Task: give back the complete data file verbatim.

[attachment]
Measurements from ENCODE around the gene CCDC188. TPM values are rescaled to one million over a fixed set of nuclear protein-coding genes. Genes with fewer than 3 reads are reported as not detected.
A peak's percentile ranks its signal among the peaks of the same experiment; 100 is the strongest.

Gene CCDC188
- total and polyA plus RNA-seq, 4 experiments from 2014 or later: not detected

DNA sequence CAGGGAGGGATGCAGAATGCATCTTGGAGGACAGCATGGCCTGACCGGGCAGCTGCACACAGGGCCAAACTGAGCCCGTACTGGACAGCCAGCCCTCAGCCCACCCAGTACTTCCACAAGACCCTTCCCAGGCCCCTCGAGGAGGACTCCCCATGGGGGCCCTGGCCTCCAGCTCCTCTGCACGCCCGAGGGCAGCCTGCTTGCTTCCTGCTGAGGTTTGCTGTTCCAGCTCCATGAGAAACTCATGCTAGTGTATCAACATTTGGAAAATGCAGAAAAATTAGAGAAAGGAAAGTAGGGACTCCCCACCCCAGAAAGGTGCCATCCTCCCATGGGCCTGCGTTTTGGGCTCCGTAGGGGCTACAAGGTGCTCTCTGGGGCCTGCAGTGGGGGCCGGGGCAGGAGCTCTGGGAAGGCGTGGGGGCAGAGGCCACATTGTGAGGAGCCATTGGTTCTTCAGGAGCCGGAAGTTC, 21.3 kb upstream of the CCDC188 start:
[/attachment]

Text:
Measurements from ENCODE around the gene CCDC188. TPM values are rescaled to one million over a fixed set of nuclear protein-coding genes. Genes with fewer than 3 reads are reported as not detected.
A peak's percentile ranks its signal among the peaks of the same experiment; 100 is the strongest.

Gene CCDC188
- total and polyA plus RNA-seq, 4 experiments from 2014 or later: not detected

DNA sequence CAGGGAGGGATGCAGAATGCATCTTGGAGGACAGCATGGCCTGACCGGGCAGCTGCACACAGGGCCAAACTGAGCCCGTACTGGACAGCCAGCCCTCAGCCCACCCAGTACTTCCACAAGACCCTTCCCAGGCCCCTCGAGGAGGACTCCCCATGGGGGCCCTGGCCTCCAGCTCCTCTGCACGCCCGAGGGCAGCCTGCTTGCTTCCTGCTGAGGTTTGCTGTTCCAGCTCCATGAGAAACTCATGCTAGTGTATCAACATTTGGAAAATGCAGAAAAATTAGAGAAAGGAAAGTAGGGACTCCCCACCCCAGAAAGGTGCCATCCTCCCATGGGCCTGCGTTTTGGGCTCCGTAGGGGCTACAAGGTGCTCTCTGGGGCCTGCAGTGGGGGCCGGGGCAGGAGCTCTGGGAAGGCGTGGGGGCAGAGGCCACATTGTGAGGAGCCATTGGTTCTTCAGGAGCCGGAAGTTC, 21.3 kb upstream of the CCDC188 start: